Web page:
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Quote:
Originally Posted by gpapag View Post
Yes Vadi, I have tested this.
Whatever you do with filters and crossovers of miniDSP, it is the sum of all the boosts/cuts that counts.

In your particular example at 10Hz:
(+24db)+(-30db)= -6db
You can boost the 10 Hz another 30db for to reach the limit of 24db boost.

If you exceed this limit by say 2db, then you have to attenuate 2db with the input attenuator but then this input attenuation will affect the whole frequency spectrum).

George
I would think that it would be even worse - for instance, despite the overall -6dB level (+24)(-30)dB, the 24dB stage will internally exceed 0dB digital level before the output stage reaches 0dB, in fact 18dB before it.

I always try to minimize the boost in every stage, and apply any boost last. This often makes for a lot of reducing in gain between input and output so that the peak levels are not clipping.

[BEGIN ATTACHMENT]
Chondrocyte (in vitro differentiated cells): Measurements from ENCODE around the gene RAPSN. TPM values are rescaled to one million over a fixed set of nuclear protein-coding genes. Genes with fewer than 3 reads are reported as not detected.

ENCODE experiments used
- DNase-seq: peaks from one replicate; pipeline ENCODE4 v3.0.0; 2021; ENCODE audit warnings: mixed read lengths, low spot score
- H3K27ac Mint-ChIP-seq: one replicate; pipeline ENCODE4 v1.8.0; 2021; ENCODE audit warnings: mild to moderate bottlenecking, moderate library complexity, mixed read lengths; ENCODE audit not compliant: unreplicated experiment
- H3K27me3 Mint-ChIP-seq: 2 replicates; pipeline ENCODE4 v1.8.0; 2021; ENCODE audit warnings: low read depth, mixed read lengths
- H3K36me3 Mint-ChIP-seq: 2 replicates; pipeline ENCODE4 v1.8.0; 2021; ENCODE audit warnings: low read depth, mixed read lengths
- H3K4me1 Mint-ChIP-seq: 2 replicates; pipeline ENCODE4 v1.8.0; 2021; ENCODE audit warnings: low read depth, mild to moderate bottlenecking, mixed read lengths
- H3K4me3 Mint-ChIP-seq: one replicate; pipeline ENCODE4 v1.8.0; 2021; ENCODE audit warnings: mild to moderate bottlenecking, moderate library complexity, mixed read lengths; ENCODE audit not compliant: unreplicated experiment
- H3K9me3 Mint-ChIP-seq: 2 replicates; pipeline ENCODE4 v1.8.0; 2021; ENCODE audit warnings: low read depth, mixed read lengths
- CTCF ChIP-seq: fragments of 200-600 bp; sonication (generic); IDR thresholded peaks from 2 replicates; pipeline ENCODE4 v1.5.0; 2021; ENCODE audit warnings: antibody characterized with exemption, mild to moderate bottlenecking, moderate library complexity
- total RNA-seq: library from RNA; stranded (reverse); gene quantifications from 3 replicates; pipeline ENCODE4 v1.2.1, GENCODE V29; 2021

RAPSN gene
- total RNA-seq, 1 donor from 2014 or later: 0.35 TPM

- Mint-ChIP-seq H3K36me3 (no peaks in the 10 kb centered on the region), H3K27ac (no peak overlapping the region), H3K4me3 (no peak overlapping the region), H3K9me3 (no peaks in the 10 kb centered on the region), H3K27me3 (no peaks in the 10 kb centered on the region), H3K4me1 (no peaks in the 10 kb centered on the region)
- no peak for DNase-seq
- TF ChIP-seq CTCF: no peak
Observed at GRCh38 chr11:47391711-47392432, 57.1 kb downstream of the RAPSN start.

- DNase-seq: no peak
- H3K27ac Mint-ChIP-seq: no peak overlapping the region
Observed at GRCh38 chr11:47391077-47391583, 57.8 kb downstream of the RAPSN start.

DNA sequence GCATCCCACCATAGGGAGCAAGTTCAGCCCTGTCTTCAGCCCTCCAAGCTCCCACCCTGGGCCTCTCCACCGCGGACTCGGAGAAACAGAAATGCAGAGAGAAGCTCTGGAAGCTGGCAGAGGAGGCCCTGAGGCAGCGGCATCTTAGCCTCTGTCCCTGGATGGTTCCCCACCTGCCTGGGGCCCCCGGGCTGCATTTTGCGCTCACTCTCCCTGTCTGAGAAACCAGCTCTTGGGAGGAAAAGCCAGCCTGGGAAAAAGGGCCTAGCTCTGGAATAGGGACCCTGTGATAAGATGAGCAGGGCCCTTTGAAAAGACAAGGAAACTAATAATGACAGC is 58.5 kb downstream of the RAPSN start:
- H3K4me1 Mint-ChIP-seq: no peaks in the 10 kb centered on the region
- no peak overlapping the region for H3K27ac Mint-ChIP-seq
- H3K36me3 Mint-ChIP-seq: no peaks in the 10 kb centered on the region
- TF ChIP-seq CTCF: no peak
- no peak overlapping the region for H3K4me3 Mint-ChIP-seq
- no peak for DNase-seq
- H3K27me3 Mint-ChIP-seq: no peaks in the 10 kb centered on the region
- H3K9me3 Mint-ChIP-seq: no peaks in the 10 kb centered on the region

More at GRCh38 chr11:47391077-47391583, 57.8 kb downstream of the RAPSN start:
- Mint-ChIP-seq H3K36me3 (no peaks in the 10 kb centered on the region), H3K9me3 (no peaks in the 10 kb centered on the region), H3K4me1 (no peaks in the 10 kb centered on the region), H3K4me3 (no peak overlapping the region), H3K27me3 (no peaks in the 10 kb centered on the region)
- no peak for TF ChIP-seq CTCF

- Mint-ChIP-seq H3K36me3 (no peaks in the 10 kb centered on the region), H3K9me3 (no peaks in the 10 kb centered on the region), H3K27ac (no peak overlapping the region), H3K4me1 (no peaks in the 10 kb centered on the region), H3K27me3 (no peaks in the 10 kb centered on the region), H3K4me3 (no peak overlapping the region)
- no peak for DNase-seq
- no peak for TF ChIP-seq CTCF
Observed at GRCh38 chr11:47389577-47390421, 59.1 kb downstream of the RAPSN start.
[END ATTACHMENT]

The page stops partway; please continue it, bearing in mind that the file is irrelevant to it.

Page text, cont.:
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Old 13th August 2014, 05:23 PM   #49
adason is offline adason  United States
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I know this is an old thread, but I just have one quick question...I read the thread, but its slightly confusing. So when you apply steady sine wave 0.9Vrms to 2x4 minidsp, revA, that is full signal, what does the input and output signal level meter show? Assuming no eq, or attenuation is done in digital domain. Thanks.
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Old 14th August 2014, 01:25 AM   #50
Davey is offline Davey  United States
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Quote:
Originally Posted by adason View Post
I know this is an old thread, but I just have one quick question...I read the thread, but its slightly confusing. So when you apply steady sine wave 0.9Vrms to 2x4 minidsp, revA, that is full signal, what does the input and output signal level meter show? Assuming no eq, or attenuation is done in digital domain. Thanks.
The max input on these before clipping is closer to about 0.95VRMS. If you input that level the meters will show very close to "0.0".

Dave.